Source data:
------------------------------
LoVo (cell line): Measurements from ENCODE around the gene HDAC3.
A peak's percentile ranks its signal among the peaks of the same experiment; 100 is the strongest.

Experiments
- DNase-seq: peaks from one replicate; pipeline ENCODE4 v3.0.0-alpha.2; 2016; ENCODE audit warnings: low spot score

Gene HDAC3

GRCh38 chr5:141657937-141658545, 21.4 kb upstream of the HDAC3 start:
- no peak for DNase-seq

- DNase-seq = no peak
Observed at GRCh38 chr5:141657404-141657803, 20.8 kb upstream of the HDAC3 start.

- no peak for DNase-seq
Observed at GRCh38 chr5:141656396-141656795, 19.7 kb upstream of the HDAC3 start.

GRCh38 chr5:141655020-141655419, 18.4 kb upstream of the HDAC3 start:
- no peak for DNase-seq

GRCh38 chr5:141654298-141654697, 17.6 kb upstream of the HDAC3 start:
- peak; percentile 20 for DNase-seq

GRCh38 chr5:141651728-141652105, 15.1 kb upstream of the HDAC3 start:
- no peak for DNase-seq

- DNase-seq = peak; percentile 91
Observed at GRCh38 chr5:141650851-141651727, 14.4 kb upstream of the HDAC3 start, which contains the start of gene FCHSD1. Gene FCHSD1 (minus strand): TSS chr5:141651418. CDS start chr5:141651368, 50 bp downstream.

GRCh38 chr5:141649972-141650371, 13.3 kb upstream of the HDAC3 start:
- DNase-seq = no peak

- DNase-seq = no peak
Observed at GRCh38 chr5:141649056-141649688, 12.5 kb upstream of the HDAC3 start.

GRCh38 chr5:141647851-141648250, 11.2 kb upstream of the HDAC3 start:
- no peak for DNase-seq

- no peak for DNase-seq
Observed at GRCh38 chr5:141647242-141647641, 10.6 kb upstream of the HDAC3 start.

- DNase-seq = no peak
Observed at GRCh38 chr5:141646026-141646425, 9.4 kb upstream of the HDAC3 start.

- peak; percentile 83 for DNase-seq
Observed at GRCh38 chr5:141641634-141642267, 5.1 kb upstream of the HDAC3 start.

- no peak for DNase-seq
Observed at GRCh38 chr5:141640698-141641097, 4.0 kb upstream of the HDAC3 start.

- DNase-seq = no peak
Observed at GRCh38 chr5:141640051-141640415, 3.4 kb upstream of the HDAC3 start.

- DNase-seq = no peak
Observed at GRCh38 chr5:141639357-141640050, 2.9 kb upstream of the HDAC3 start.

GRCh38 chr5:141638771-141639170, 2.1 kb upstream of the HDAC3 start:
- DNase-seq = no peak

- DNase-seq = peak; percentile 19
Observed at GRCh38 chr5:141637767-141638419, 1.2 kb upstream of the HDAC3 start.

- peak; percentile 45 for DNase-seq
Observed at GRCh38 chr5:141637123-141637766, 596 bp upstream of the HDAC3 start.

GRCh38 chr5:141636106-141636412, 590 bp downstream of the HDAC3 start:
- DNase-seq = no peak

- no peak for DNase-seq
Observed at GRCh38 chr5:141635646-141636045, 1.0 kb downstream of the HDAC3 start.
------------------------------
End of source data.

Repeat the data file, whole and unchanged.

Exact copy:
LoVo (cell line): Measurements from ENCODE around the gene HDAC3.
A peak's percentile ranks its signal among the peaks of the same experiment; 100 is the strongest.

Experiments
- DNase-seq: peaks from one replicate; pipeline ENCODE4 v3.0.0-alpha.2; 2016; ENCODE audit warnings: low spot score

Gene HDAC3

GRCh38 chr5:141657937-141658545, 21.4 kb upstream of the HDAC3 start:
- no peak for DNase-seq

- DNase-seq = no peak
Observed at GRCh38 chr5:141657404-141657803, 20.8 kb upstream of the HDAC3 start.

- no peak for DNase-seq
Observed at GRCh38 chr5:141656396-141656795, 19.7 kb upstream of the HDAC3 start.

GRCh38 chr5:141655020-141655419, 18.4 kb upstream of the HDAC3 start:
- no peak for DNase-seq

GRCh38 chr5:141654298-141654697, 17.6 kb upstream of the HDAC3 start:
- peak; percentile 20 for DNase-seq

GRCh38 chr5:141651728-141652105, 15.1 kb upstream of the HDAC3 start:
- no peak for DNase-seq

- DNase-seq = peak; percentile 91
Observed at GRCh38 chr5:141650851-141651727, 14.4 kb upstream of the HDAC3 start, which contains the start of gene FCHSD1. Gene FCHSD1 (minus strand): TSS chr5:141651418. CDS start chr5:141651368, 50 bp downstream.

GRCh38 chr5:141649972-141650371, 13.3 kb upstream of the HDAC3 start:
- DNase-seq = no peak

- DNase-seq = no peak
Observed at GRCh38 chr5:141649056-141649688, 12.5 kb upstream of the HDAC3 start.

GRCh38 chr5:141647851-141648250, 11.2 kb upstream of the HDAC3 start:
- no peak for DNase-seq

- no peak for DNase-seq
Observed at GRCh38 chr5:141647242-141647641, 10.6 kb upstream of the HDAC3 start.

- DNase-seq = no peak
Observed at GRCh38 chr5:141646026-141646425, 9.4 kb upstream of the HDAC3 start.

- peak; percentile 83 for DNase-seq
Observed at GRCh38 chr5:141641634-141642267, 5.1 kb upstream of the HDAC3 start.

- no peak for DNase-seq
Observed at GRCh38 chr5:141640698-141641097, 4.0 kb upstream of the HDAC3 start.

- DNase-seq = no peak
Observed at GRCh38 chr5:141640051-141640415, 3.4 kb upstream of the HDAC3 start.

- DNase-seq = no peak
Observed at GRCh38 chr5:141639357-141640050, 2.9 kb upstream of the HDAC3 start.

GRCh38 chr5:141638771-141639170, 2.1 kb upstream of the HDAC3 start:
- DNase-seq = no peak

- DNase-seq = peak; percentile 19
Observed at GRCh38 chr5:141637767-141638419, 1.2 kb upstream of the HDAC3 start.

- peak; percentile 45 for DNase-seq
Observed at GRCh38 chr5:141637123-141637766, 596 bp upstream of the HDAC3 start.

GRCh38 chr5:141636106-141636412, 590 bp downstream of the HDAC3 start:
- DNase-seq = no peak

- no peak for DNase-seq
Observed at GRCh38 chr5:141635646-141636045, 1.0 kb downstream of the HDAC3 start.